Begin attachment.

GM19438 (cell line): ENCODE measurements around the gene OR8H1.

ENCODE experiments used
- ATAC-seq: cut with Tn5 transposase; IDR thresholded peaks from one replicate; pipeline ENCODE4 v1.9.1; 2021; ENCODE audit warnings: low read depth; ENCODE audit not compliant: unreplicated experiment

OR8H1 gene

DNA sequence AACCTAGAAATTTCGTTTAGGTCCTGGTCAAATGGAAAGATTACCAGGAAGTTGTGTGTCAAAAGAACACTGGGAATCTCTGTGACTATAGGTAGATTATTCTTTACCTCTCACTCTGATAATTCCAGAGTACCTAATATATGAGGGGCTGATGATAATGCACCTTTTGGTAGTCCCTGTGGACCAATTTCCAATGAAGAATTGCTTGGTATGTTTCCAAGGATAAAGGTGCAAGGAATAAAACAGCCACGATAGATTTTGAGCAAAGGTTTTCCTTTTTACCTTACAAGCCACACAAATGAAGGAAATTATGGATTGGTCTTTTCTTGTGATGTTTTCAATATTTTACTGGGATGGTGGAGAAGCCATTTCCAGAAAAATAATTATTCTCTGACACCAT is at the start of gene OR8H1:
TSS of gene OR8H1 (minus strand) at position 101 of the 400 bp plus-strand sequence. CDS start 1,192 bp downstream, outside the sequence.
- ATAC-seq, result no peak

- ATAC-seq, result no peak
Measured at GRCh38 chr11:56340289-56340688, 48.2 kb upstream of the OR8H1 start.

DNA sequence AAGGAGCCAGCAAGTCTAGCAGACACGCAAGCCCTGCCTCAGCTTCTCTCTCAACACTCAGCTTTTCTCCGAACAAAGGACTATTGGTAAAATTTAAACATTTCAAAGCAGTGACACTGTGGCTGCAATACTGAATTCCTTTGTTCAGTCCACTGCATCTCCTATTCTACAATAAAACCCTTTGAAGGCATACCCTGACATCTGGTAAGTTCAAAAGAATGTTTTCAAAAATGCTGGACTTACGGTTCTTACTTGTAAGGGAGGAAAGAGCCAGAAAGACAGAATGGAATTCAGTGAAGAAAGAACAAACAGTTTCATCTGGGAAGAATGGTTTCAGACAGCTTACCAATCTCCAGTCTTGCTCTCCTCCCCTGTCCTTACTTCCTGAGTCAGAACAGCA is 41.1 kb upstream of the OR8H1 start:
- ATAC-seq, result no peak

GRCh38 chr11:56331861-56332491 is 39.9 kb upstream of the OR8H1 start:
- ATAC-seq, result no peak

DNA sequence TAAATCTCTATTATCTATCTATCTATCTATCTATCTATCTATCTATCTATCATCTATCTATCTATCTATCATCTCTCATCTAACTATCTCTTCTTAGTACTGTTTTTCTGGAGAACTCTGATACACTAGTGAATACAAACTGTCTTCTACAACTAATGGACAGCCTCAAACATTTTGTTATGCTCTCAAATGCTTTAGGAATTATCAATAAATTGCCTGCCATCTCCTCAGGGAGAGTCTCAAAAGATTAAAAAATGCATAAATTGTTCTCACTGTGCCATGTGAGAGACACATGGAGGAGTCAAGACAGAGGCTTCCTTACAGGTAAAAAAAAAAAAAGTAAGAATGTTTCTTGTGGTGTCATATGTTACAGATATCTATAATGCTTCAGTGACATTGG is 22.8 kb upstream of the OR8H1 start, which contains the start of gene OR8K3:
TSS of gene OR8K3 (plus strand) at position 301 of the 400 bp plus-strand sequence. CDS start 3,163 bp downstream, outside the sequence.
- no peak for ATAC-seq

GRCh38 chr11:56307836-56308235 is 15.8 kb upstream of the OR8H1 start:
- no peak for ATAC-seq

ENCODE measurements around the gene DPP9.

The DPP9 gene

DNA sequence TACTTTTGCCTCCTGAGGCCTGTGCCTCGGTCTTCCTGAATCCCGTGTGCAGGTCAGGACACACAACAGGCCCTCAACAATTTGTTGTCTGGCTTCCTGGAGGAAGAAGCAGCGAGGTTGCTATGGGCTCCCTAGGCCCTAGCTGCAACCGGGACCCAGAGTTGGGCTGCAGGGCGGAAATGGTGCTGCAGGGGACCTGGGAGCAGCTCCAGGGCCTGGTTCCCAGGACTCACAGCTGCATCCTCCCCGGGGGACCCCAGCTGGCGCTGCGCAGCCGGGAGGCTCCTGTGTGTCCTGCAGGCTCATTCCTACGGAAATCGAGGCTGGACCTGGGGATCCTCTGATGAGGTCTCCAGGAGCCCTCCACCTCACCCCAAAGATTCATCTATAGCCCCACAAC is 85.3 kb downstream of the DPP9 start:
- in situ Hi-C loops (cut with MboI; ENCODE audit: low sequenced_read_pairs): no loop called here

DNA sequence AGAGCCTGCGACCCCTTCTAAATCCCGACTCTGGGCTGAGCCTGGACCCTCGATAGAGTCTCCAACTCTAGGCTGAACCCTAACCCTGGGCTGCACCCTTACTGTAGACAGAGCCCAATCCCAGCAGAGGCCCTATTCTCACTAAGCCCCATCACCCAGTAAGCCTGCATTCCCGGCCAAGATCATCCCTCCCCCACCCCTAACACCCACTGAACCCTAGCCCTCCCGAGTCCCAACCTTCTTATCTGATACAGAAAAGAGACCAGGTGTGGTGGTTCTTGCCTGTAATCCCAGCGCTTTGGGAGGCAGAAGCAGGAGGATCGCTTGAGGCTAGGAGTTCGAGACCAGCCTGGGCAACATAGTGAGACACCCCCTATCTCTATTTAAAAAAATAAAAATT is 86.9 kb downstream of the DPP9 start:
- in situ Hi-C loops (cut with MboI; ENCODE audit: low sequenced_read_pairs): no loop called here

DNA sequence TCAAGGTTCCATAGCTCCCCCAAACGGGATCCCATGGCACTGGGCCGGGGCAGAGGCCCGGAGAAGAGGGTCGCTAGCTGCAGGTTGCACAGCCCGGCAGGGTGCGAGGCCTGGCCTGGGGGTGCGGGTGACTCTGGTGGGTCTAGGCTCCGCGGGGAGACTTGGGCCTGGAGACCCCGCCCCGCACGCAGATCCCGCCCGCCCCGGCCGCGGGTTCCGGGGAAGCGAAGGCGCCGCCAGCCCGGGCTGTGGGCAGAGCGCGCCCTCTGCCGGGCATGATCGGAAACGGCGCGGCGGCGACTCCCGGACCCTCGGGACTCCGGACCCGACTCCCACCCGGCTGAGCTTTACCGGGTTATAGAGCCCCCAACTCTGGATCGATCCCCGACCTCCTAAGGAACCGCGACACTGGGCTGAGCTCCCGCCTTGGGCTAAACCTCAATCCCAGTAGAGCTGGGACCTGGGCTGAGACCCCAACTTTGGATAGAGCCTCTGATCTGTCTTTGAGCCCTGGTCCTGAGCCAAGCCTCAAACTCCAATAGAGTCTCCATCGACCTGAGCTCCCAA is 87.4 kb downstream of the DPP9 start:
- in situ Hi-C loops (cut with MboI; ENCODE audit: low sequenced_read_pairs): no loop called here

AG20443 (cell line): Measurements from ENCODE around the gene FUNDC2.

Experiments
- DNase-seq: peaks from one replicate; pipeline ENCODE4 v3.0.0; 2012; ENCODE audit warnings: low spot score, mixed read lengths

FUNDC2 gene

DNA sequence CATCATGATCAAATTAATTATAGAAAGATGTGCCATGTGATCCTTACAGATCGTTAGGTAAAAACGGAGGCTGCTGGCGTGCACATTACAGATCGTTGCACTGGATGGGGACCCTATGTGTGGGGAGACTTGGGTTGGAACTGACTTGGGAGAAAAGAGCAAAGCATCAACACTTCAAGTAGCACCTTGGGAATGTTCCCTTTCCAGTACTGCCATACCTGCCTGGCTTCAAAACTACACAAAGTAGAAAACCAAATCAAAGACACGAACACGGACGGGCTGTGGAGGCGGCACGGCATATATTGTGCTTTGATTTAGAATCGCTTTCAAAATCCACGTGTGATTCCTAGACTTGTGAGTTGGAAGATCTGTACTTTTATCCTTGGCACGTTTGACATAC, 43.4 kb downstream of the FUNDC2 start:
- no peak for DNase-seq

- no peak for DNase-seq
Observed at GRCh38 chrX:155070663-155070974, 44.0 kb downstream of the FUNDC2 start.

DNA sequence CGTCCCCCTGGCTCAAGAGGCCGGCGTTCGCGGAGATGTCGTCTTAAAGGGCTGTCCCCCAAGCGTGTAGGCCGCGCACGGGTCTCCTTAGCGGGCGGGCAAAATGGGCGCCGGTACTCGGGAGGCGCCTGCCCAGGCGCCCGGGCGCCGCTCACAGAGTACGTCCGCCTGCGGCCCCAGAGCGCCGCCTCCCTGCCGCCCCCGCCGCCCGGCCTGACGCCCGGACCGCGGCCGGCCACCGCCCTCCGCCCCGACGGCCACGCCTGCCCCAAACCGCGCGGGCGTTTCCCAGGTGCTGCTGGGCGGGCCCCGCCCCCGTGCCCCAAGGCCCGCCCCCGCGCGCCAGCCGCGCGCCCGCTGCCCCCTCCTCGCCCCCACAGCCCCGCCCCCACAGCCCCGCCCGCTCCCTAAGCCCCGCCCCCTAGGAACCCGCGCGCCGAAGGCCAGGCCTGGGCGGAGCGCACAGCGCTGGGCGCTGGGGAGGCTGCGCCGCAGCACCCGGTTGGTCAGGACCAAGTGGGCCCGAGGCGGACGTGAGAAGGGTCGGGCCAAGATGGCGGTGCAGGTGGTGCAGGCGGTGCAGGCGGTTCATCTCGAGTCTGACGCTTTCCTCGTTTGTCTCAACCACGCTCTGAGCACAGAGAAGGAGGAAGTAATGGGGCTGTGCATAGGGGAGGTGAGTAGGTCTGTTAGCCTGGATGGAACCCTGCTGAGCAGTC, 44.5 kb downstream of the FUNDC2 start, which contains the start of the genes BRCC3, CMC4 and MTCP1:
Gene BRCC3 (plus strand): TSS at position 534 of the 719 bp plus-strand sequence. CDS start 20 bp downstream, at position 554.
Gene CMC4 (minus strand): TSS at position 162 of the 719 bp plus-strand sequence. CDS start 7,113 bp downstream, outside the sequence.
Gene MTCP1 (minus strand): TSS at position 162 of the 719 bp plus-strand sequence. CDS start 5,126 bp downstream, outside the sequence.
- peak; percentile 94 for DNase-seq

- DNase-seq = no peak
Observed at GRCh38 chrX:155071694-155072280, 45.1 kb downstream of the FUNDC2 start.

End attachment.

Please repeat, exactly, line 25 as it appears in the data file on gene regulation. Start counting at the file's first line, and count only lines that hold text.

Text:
DNA sequence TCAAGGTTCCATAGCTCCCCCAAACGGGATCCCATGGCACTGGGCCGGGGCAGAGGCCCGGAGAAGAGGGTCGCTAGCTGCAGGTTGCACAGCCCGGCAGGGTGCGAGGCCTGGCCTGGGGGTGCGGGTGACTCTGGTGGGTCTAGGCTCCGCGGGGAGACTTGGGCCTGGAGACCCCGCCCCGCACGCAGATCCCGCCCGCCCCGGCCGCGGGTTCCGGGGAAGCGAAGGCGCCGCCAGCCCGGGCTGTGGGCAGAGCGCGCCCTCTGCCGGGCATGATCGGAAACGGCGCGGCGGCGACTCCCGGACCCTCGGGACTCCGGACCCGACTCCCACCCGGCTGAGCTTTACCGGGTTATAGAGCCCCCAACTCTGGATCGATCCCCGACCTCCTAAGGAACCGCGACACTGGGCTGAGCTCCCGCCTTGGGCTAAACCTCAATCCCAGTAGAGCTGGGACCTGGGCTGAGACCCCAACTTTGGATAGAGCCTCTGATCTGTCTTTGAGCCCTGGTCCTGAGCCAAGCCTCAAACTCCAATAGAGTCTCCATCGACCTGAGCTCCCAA is 87.4 kb downstream of the DPP9 start: